Cows in a field, Qld AUS

The framework is designed to manage and assess coal seam gas-induced subsidence.

Subsidence is sinking of the ground due to underground material movement, usually caused by the removal of water, oil, natural gas or mineral resources from the ground by pumping, fracking or mining activities.

The Queensland Government said it is also designed to help strengthen the coexistence framework for the agriculture and resource industries.

The legislation introduced to parliament is set to create a framework that assesses and manages the impact of coal seam gas-induced subsidence on agricultural land, and provides a pathway for landholders to be compensated if required.

Other coexistence reforms include:

  • Expanding the remit of the Office of Groundwater Impact Assessment to provide independent scientific advice, assessment and development of tools to help manage the impacts of coal seam gas-induced subsidence on agricultural land
  • Expanding the role of the Land Access Ombudsman to provide support to stakeholders on a broader range of land access disputes through an alternative dispute resolution pathway
  • The GasFields Commission Queensland will be given a wider remit and become known as Coexistence Queensland. Its role will be to provide enhanced information, engagement and education services to the community and industry on land access and coexistence issues across the resources and renewable energy sectors

The reforms are designed to build stronger relationships between resources, agriculture and other land uses and align with key focus areas outlined in the Queensland Resources Industry Development Plan.

In addition to the coexistence reforms, the legislation is designed to improve processes for assessing and administering resource authorities, and reduce the state’s financial risk from resource companies failing to comply with their environmental or rehabilitation obligations.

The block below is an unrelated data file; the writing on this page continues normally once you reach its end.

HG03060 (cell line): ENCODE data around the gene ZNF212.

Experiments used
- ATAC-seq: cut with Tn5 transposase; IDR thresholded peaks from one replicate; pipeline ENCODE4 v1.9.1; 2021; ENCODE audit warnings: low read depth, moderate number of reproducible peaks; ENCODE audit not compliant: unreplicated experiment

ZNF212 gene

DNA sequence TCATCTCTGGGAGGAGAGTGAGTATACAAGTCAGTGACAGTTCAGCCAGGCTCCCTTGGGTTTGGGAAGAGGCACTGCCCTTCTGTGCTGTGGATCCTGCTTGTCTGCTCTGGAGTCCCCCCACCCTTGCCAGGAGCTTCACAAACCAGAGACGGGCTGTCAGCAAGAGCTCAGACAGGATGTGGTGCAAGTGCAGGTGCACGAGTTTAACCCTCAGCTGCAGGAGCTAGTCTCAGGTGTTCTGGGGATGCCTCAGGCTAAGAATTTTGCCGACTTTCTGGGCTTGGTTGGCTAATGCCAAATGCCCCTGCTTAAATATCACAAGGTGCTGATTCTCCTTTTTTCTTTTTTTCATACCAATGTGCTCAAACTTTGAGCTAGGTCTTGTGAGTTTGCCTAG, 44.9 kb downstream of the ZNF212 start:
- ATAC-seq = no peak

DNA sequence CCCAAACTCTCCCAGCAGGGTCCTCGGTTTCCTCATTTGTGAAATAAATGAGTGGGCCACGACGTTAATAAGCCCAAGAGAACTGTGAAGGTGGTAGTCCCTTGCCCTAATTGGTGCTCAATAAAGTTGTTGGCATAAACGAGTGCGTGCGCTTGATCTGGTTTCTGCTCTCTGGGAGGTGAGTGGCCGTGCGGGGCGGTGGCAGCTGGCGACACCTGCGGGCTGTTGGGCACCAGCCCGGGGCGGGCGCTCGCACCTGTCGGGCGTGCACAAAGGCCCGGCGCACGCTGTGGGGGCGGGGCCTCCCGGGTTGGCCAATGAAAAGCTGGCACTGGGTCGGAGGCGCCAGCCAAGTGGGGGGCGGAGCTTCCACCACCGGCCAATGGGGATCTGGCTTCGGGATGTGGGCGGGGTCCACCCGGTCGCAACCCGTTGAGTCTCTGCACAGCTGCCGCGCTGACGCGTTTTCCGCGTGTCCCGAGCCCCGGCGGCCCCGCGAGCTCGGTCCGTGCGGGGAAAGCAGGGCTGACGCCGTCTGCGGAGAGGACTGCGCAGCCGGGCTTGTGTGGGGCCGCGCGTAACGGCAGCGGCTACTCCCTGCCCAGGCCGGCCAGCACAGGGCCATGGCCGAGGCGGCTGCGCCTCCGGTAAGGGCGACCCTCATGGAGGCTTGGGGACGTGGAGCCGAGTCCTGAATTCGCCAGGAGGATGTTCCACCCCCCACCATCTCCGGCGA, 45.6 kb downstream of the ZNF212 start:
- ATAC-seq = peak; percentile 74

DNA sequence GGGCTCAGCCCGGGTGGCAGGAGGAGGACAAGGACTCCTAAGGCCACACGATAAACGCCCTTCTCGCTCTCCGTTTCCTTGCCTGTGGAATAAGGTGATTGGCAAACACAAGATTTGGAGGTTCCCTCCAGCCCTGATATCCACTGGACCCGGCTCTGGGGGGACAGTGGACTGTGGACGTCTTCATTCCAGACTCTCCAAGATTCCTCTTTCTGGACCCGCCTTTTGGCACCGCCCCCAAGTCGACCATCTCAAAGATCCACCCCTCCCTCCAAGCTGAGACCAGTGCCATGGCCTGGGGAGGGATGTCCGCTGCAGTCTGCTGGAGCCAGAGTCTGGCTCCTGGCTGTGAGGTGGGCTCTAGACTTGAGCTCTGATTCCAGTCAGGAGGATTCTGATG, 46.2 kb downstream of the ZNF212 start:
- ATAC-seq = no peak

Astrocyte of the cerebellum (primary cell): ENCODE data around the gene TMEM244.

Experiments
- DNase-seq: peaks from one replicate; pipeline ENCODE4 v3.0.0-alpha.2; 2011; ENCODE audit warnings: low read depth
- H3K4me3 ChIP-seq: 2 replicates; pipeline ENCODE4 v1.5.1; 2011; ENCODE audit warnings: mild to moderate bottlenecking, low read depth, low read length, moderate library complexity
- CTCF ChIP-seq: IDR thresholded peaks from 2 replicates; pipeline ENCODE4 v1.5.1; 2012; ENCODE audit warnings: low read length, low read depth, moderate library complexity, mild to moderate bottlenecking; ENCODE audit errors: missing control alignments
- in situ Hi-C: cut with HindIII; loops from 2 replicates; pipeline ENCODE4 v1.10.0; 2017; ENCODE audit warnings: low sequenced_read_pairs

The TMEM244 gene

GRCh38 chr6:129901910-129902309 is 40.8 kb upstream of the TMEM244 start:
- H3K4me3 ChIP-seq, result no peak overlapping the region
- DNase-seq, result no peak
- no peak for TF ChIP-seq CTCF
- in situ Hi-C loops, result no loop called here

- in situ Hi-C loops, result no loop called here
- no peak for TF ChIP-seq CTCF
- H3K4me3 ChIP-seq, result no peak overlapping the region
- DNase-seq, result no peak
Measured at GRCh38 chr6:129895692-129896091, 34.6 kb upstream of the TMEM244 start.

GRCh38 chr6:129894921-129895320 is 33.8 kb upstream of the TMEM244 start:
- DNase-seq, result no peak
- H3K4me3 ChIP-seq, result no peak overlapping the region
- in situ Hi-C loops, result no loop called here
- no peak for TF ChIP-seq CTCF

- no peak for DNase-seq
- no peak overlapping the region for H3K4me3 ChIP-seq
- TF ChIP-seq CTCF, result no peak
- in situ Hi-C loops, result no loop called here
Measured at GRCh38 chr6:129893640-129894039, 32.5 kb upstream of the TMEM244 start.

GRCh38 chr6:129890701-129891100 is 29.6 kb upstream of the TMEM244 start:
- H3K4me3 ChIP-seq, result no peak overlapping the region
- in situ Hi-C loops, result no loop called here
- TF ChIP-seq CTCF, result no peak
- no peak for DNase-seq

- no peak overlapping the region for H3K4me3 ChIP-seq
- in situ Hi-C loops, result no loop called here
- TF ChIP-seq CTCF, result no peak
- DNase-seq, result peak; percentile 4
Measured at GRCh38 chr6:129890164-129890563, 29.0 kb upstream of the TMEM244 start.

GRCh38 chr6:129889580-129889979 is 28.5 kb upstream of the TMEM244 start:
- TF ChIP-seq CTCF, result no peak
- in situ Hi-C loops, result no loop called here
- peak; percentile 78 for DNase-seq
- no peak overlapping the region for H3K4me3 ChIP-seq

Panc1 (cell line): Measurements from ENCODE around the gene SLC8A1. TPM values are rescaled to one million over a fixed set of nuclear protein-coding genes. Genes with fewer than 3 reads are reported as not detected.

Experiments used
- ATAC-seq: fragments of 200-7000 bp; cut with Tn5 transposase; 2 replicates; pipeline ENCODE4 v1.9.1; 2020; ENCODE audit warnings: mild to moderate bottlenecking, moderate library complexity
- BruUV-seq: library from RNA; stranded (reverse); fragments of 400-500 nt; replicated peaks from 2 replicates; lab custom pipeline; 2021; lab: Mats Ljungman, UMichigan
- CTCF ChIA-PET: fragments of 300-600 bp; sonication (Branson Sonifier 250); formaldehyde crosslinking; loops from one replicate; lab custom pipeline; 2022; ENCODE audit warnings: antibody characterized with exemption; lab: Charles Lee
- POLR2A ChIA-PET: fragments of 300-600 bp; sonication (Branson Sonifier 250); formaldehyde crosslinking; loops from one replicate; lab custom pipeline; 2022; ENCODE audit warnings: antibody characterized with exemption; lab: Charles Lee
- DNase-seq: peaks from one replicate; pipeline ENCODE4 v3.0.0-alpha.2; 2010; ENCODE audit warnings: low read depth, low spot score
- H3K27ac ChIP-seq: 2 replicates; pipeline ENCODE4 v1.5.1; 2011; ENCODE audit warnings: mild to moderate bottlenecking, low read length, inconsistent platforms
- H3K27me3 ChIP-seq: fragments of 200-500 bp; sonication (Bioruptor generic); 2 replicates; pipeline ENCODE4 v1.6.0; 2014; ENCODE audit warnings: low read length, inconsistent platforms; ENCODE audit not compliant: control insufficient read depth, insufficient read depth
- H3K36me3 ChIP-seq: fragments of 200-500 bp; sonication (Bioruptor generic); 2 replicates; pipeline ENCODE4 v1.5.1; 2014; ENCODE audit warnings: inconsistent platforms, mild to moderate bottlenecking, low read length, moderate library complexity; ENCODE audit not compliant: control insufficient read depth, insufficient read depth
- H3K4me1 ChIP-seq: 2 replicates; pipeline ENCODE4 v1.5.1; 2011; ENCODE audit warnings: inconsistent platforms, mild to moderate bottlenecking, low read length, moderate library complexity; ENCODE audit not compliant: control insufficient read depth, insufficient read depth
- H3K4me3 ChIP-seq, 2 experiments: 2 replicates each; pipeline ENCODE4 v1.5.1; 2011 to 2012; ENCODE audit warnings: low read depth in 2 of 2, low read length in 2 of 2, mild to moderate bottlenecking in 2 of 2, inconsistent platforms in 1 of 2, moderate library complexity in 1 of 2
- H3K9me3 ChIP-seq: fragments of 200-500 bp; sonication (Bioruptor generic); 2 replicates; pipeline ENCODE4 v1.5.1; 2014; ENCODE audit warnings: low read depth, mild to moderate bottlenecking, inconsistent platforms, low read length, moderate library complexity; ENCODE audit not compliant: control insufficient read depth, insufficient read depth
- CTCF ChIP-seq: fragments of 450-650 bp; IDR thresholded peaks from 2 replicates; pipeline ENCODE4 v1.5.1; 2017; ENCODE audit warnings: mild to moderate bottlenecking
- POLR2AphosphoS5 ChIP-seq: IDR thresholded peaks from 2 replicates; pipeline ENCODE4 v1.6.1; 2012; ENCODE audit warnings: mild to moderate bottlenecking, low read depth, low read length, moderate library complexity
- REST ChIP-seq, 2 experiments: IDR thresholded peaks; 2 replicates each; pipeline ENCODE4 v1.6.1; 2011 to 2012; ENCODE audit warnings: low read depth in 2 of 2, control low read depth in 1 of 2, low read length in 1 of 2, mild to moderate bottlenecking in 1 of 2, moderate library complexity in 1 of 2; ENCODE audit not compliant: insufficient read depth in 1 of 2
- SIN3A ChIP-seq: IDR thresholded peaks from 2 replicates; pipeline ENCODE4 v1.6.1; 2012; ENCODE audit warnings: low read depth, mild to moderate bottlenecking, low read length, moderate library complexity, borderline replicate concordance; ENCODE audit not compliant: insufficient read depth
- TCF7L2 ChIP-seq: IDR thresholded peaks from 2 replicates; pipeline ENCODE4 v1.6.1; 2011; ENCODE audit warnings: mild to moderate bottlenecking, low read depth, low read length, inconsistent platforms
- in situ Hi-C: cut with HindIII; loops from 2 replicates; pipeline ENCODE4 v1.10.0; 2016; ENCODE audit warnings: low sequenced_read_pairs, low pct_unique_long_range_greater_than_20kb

Queensland Resources and Critical Minerals Minister, Scott Stewart, said, “These reforms are the result of lengthy consultation across the resource and agriculture sectors and regional Queensland communities.

“As a government we are committed to a coexistence framework that encourages the resources industry to build and maintain strong and mutually beneficial relationships with landholders and all stakeholders. 

“While Queensland’s coexistence framework is strong, we are uncompromising in our commitment to seek avenues for further development and enhancement.

“Making sure resources companies work with farmers and landholders to address any potential impact of subsidence from coal seam gas production is important, and it is what these proposed laws will do.

“The reforms we’re introducing will enhance our coexistence framework for emerging industries like critical minerals and renewable energy and ensure that it meets the challenges posed by coal seam gas-induced subsidence.

“The roles and responsibilities of the GasFields Commission Queensland, the Office of Groundwater Impact Assessment and the Land Access Ombudsman will be clearly defined to address gaps or duplication in services currently provided by each institution,” Mr Stewart said.

Queensland Minister for Energy and Clean Economy Jobs, Mick de Brenni, said, “Ensuring local communities are the long term beneficiaries of the renewable energy transition is front and centre for the Queensland Government. 

“In a significant step to delivering all Queenslanders cheaper, cleaner and more secure power, the Queensland Government will establish Coexistence Queensland to work closely with communities, stakeholders and government.

“The establishment of Coexistence Queensland means key industry sectors, impacted communities, landholders and stakeholders will work together for a shared outcome to ensure Queensland is powered by 80 per cent renewable energy by 2035,” Mr de Brenni said.


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